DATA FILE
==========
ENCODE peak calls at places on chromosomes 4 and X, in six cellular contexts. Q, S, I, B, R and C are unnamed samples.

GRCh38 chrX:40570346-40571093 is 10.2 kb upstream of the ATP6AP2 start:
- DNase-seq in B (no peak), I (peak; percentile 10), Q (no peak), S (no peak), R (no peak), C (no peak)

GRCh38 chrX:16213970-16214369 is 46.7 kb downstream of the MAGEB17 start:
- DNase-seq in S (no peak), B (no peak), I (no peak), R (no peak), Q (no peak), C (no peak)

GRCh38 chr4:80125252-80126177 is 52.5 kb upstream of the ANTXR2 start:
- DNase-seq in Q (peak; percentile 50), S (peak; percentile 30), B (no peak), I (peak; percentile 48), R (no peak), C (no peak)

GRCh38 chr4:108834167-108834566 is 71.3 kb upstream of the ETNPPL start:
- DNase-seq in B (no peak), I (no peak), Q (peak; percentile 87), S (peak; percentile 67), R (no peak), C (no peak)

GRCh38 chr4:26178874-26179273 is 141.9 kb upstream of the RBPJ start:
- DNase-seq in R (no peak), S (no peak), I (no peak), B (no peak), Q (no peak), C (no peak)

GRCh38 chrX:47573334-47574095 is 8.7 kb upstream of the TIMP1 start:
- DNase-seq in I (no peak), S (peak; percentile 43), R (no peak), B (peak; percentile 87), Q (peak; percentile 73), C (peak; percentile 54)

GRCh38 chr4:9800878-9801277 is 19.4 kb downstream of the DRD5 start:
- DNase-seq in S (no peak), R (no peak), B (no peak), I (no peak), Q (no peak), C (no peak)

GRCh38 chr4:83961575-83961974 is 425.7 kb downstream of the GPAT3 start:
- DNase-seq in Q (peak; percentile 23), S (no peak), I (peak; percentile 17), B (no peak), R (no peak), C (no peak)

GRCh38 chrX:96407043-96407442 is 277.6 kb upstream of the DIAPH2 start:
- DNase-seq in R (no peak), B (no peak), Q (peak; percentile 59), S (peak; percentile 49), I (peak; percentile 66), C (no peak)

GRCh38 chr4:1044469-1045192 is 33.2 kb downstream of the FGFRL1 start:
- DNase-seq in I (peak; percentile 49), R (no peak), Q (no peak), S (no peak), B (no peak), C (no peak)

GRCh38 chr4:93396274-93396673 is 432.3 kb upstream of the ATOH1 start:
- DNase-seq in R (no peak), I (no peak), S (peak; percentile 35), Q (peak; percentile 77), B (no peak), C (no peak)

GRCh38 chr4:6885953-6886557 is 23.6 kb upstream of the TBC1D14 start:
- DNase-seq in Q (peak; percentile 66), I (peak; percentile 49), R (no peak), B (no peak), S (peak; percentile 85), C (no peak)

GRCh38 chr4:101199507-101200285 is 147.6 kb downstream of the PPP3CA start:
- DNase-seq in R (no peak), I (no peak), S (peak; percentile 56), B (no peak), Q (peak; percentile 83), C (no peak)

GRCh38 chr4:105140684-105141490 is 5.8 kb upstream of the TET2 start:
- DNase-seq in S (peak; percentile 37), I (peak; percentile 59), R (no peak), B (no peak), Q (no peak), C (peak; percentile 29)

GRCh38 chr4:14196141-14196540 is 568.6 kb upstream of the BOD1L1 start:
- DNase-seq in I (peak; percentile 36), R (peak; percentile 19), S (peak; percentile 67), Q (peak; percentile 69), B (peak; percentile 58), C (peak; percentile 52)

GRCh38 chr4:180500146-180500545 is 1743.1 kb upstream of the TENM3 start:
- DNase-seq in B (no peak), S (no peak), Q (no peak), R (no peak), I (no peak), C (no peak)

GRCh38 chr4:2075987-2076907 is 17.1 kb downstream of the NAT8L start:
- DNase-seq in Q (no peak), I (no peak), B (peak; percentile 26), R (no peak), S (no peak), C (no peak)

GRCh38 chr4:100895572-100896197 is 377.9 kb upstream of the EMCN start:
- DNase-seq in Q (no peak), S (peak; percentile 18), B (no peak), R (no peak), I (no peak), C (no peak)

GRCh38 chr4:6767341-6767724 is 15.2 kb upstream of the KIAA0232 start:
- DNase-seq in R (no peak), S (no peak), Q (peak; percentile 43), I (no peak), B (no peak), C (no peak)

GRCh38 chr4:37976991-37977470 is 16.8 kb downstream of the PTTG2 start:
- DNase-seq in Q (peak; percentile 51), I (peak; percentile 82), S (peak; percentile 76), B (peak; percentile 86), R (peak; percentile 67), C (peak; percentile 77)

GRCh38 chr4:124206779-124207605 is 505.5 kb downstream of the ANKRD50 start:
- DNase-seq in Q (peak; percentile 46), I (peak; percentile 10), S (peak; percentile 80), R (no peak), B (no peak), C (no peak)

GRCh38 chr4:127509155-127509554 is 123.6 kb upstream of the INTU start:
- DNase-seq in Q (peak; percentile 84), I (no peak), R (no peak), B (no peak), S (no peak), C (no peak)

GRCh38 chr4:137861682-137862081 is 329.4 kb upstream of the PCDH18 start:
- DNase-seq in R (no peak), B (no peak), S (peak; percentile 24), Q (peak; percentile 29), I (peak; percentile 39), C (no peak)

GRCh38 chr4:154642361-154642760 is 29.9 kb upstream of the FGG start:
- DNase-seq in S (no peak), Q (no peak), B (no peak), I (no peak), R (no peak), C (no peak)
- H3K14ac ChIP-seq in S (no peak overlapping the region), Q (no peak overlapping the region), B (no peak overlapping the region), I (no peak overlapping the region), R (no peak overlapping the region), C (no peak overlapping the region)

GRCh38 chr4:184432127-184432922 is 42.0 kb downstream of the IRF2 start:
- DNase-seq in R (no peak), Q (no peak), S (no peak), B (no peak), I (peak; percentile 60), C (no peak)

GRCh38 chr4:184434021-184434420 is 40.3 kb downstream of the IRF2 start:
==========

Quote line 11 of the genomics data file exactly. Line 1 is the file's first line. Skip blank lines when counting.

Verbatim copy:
- DNase-seq in R (no peak), S (no peak), I (no peak), B (no peak), Q (no peak), C (no peak)